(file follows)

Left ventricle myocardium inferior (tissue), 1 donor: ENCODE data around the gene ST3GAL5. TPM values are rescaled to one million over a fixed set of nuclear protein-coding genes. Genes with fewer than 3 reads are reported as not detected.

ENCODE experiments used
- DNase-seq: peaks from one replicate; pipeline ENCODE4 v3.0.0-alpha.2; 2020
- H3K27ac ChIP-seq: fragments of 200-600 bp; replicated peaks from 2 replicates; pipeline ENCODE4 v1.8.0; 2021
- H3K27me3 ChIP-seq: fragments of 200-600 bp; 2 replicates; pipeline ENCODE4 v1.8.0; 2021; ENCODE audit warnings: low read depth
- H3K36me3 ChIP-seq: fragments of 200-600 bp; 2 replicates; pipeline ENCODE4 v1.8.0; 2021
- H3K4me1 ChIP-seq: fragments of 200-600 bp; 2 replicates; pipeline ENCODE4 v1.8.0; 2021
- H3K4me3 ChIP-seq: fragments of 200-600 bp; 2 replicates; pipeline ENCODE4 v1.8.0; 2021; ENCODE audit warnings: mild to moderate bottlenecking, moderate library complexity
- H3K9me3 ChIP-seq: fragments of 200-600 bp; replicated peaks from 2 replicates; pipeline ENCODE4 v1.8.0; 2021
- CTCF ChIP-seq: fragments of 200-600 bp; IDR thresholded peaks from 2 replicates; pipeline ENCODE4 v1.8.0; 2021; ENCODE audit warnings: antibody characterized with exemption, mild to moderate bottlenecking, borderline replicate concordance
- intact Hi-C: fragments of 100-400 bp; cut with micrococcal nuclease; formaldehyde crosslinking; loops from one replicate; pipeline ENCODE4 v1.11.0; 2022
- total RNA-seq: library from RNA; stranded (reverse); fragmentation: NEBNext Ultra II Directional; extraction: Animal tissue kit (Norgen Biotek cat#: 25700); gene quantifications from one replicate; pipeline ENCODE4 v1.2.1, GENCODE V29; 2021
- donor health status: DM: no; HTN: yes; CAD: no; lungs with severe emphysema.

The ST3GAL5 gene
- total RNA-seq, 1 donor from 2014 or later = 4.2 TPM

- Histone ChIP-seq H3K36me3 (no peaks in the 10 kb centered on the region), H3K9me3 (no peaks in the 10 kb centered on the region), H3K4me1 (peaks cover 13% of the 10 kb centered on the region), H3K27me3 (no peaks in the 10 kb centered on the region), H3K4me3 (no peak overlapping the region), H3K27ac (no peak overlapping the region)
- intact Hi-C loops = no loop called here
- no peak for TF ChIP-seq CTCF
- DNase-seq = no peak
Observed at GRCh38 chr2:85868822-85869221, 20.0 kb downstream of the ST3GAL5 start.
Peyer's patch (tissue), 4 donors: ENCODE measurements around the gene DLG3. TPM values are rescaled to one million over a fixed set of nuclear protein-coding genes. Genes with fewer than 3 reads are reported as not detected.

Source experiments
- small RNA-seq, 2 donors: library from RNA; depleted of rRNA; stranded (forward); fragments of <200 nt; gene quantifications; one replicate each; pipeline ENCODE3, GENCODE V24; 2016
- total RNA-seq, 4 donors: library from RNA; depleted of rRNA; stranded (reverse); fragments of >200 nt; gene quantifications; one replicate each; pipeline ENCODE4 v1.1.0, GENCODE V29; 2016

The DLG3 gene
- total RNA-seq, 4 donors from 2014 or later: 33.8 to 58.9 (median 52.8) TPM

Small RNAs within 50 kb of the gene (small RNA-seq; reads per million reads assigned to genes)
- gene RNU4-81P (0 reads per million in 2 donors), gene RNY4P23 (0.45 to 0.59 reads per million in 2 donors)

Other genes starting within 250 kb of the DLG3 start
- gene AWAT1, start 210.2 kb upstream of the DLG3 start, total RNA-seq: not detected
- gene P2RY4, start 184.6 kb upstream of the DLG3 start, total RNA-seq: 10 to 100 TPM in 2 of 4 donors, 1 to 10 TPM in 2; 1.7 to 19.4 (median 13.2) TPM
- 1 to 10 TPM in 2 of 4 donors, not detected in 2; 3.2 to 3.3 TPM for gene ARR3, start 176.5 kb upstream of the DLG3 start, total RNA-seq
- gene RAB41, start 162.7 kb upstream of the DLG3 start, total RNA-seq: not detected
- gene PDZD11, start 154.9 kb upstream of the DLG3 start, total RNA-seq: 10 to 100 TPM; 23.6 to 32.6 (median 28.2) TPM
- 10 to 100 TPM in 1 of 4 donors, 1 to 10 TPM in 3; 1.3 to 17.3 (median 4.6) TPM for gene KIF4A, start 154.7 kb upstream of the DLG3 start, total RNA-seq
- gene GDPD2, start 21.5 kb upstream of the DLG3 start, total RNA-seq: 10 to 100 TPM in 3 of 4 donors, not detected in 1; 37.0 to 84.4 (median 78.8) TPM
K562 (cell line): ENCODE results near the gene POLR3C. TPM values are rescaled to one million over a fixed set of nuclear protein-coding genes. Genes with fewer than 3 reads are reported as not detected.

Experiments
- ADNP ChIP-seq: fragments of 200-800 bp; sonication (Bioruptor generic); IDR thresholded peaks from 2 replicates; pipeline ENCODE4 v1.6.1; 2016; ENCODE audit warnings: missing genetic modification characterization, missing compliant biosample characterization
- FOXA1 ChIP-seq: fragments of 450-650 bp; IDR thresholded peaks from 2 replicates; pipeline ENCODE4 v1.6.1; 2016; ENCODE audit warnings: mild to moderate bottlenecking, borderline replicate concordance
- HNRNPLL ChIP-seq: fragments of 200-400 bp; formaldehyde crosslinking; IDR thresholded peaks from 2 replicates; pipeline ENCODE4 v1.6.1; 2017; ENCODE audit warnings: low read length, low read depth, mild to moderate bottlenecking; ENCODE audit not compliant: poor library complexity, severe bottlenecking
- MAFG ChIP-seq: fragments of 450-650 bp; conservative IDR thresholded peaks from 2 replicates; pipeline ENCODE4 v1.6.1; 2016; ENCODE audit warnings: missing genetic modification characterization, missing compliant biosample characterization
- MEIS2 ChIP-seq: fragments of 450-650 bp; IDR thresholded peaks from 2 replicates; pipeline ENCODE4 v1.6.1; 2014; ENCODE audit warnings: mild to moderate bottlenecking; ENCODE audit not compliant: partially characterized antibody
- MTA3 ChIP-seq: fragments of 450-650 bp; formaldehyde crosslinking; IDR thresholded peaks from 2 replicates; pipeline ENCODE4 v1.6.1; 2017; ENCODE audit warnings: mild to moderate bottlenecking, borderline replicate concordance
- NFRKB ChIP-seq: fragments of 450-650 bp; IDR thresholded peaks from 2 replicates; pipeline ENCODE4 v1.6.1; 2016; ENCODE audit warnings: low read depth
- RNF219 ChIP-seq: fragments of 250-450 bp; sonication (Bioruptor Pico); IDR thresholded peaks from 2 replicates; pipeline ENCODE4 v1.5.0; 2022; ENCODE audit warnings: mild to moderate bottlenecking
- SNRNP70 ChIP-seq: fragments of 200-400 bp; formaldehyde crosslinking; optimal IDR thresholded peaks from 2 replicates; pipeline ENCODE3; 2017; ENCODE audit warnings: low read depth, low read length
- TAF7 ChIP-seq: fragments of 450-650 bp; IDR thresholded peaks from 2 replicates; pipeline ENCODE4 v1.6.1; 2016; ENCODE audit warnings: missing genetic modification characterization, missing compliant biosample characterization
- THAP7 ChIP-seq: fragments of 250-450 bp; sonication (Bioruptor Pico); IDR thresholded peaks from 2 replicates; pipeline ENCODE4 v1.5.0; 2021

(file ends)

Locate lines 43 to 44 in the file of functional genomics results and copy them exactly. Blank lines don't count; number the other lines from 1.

- MEIS2 ChIP-seq: fragments of 450-650 bp; IDR thresholded peaks from 2 replicates; pipeline ENCODE4 v1.6.1; 2014; ENCODE audit warnings: mild to moderate bottlenecking; ENCODE audit not compliant: partially characterized antibody
- MTA3 ChIP-seq: fragments of 450-650 bp; formaldehyde crosslinking; IDR thresholded peaks from 2 replicates; pipeline ENCODE4 v1.6.1; 2017; ENCODE audit warnings: mild to moderate bottlenecking, borderline replicate concordance